My pal Adam Collins from Movement Capital tweeted out a CFA article the other day that is so intriguing, I have to write about it.
The article is titled "International Equities: Diversification and It Discontents" by Ford Donohue, CFA. It's one of those articles that is so good my only response is, "I wish I had written that".
Let's dig into the article by starting with Ford's opening paragraph:
Many US investors allocate to international equities in the belief that it diversifies portfolio risk without compromising long-term returns.
Over the past 50 years, adding non-US stocks to a stock portfolio has lowered portfolio volatility while also improving returns. Nothing new in this revelation. However, it's this next part that Ford parts company with traditional portfolio theory.
While this may have been true in decades past, the evolution of the global economy has altered the relationship between US and international stocks. Today, equity investments in many of the developed economies that dominate the MSCI EAFE and ACWI ex USA indices yield little in the way of diversification benefits.
To prove his point, Ford includes a chart over the past few decades showing how much US Equities would be needed in a portfolio of American and EAFE (Europe, Australasia, and Far East) stocks to maximize return each year:
I can already hear the complaints - "yeah, but the whole point of adding EAFE is to lower risk while maintaining return, so that's not a good chart." Yup. That's why Ford made the same chart except for risk-adjusted the returns:
Let's take a moment to think about what this chart means.
Ever since the Great Financial Crisis, any addition of EAFE to a portfolio of US stocks has resulted in both less total return, but more importantly, less risk-adjusted return.
You might say, "so what? Isn't that obvious?"
Sure, everyone knows that American stocks have been the only place to be over the past decade.
What's happened to those who battled against this trend?
Portfolio managers that liked Europe because they were "cheap"? Replaced by a smart-beta S&P 500 index fund. That guru who said Japanese small-caps were the place to be? Hobby farm in the mid-west still writing an occasional Seeking Alpha post (after all, Japanese small-caps are now even cheaper). That emerging market manager who sounded so smart on CNBC? Trying to keep a low profile to avoid reminding his boss that they still manage money in a country other than the United States.
The truth of the matter is that everyone knows that American stocks are the only place to have invested over the past decade. Heck, my grandmother phoned me up the other day to complain about my recommendation to own some emerging market ETF in her portfolio. She didn't like my response so she has taken to trolling me on twitter.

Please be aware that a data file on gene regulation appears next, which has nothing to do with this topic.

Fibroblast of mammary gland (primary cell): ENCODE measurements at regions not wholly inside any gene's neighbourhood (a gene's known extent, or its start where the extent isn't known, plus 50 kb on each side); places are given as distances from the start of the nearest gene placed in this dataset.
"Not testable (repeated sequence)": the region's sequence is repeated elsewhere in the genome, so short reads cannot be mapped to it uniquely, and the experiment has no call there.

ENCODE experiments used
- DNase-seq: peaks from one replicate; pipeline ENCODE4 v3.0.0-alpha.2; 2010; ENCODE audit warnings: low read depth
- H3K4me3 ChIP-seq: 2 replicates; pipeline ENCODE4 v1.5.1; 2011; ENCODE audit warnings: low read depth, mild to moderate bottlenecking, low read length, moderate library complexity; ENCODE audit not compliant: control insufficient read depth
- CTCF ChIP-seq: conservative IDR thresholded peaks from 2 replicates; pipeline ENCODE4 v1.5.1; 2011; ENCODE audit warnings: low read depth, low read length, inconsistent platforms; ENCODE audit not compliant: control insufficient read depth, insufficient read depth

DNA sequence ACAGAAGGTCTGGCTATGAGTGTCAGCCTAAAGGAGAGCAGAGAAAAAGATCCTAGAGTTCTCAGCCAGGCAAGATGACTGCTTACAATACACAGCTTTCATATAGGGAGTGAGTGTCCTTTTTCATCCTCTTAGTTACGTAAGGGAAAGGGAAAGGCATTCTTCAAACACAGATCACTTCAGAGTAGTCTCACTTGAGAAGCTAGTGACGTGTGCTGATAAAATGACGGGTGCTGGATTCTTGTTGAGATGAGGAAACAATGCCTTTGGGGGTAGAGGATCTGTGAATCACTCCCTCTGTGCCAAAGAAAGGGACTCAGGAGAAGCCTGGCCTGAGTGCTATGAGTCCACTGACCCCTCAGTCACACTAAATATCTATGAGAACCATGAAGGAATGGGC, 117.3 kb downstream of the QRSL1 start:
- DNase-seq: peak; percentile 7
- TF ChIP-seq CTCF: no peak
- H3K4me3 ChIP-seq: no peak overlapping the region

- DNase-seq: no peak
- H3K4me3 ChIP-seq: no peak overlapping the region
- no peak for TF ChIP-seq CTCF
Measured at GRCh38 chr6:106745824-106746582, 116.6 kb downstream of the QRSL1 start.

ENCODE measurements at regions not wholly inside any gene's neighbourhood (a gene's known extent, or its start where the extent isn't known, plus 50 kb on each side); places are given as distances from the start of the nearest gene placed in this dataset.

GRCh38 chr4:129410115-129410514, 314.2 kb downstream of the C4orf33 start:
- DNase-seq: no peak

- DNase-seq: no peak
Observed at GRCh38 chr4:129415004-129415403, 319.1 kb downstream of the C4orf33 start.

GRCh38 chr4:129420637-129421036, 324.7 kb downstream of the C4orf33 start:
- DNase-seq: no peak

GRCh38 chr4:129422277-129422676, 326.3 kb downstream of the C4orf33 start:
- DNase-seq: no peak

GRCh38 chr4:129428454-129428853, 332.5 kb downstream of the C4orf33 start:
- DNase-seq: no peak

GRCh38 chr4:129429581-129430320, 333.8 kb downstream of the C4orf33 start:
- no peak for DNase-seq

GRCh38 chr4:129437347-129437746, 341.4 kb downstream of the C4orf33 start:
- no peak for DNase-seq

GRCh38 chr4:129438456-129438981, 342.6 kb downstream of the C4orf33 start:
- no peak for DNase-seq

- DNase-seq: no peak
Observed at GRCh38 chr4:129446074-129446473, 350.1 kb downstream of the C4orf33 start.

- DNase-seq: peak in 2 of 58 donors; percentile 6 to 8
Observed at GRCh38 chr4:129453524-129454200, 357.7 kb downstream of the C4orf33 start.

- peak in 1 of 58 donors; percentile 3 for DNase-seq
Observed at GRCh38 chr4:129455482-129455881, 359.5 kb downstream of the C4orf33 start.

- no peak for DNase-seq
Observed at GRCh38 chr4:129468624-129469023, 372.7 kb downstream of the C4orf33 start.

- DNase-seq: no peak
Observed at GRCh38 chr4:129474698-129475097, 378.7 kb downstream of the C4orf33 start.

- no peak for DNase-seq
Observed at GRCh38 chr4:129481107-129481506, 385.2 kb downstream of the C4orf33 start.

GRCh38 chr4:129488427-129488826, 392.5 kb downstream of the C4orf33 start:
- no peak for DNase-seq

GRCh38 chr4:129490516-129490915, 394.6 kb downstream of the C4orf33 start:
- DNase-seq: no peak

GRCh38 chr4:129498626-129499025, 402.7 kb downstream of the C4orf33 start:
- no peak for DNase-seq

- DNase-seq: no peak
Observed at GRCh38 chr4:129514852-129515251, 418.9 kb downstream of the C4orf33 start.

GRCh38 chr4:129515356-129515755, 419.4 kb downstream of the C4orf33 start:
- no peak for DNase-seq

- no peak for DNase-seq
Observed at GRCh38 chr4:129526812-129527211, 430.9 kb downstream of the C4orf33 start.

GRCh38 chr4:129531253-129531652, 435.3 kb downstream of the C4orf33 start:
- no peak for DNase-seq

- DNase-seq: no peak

What's amazing about these charts is that the math clearly demonstrates what we all knew intuitively. The efficient frontier seems to have shifted to the point where the only answer to portfolio allocation is to be "all in" when it comes to American equities.
Has the world truly changed to the point where it makes no sense to be long anything except American equities?
Or is this simply a case of the market chasing the latest best performing strategy? When I see a trend going one way for a decade, I can't help but worry that the market has completely discounted the phenomenon.
I am aware of all the theories about why this trend has only started - why the US will continue dominating the world and there is no sense owning any other country's equity market (or even anyone else's currency). Don't send me your different theories - you will only encourage my belief that it's already priced into the market.
When portfolio allocators conclude there is no benefit to diversifying out of U.S. stocks in even the tiniest little bit, it's time to pull out the pink tickets. The market loves to do the exact opposite of "what everyone knows for sure". The only question is the timing.
I think 2020 could be the year when the trend of US equities outperforming the rest of the world finally ends. The market is not positioned for this possibility. If it happens, then the move will be more violent than most realize. Once it starts, don't fade it. Jump aboard. It will last longer than almost anyone can imagine. When my grandmother phones asking if she should sell her SPY and buy EEM, I will let you know it's safe to buy the US again.
Thanks for reading, Kevin Muir the MacroTourist